Felix Resurreccion Hidalgo’s “Marina (Seascape)”

Not much has been written about “Marina (Seascape),” so I wonder where the 36-year-old Félix Resurrección Hidalgo was when he painted it in 1891. Was he painting en plein air like the impressionists in Europe? Or was he cooped up in his studio, mainly using his memories and imagination of watching the sea?

I would like to think that Hidalgo freely worked on a beachside, possibly in France or Spain, far enough so that his easel and canvas would not be touched by the salty sea. This sea, whether conjured from sight or memory, sits at the bottom third of the canvas, mostly moss green but also littered with interesting colors such as light wood brown on the waves crashing at the left, faint white for the sea foam, and golden flecks at the midsection to embody the presence of the sun which is nowhere to be found. There are also sporadic traces of violet, which are more apparent on the horizon, to reflect the soft peach and citrine sky above. The sea feels dynamic with thick and fast brushstrokes, while the sky is calm with flat, almost imperceptible strokes, save from the periwinkle and chestnut brown clouds with short and quick brushwork.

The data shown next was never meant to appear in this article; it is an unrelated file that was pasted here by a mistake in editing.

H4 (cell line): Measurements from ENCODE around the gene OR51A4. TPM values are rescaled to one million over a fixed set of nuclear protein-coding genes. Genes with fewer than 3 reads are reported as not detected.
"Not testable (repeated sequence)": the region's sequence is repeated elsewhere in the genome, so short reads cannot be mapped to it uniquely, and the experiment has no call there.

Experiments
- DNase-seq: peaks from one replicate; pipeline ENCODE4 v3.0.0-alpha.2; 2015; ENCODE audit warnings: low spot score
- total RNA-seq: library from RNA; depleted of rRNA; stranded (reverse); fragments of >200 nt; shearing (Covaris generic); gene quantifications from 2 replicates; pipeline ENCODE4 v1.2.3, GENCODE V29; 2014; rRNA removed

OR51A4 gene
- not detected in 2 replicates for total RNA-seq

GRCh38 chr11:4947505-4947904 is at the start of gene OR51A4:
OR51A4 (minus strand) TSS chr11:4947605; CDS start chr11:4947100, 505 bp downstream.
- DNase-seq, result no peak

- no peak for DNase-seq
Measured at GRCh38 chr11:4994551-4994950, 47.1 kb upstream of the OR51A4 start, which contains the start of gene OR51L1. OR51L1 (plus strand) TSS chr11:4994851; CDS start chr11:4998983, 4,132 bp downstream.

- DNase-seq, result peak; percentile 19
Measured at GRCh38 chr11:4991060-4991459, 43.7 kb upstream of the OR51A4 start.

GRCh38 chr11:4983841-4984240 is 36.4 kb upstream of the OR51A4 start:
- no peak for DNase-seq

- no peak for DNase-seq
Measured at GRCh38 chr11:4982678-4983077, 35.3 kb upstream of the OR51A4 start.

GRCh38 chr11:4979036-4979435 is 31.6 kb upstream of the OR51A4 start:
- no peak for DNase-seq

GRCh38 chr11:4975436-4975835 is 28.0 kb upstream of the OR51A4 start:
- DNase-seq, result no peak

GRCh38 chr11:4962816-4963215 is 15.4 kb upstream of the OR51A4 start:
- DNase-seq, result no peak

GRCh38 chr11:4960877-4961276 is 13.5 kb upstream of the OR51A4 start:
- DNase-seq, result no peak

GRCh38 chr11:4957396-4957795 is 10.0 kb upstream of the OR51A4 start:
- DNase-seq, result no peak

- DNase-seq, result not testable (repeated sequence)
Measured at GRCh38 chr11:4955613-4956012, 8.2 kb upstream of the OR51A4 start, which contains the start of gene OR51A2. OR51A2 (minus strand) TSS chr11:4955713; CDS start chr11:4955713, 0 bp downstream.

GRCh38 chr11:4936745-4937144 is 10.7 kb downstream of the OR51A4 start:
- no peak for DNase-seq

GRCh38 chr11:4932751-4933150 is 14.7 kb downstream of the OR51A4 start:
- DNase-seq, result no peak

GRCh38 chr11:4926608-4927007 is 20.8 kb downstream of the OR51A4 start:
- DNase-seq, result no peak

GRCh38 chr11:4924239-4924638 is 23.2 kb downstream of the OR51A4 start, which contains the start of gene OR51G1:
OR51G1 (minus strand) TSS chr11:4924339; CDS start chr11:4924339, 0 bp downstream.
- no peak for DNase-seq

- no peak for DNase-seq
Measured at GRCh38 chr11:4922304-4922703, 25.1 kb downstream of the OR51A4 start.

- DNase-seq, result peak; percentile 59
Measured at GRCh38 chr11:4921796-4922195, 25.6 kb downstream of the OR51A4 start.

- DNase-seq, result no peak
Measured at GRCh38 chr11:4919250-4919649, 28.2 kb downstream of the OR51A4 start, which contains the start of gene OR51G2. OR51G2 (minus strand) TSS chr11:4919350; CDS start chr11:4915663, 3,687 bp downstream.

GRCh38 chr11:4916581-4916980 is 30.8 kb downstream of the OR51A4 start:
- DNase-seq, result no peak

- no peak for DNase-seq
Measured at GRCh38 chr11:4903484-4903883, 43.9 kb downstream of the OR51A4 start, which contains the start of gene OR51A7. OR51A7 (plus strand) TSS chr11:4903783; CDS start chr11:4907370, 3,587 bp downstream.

The more I look into the painting (albeit just a photograph, and not the real one), the more I see details that I haven’t noticed before. What else will I discover when I face the actual painting? This reminds me that I haven’t really looked at the skies again, thanks to the towering houses around ours, blocking the view from our windows. Now that we are locked inside our homes due to the pandemic, we appreciate what we normally take for granted when we can still normally go outside, such as the ever-changing color of the sky or the warmth of the sun. For now, I’ll settle with admiring nature safely from a distance, looking at artworks to transport myself to places such as this seascape from Hidalgo which – I hope – he had the liberty to see and bask in.

This was originally published in the Facebook page of UP Vargas Museum.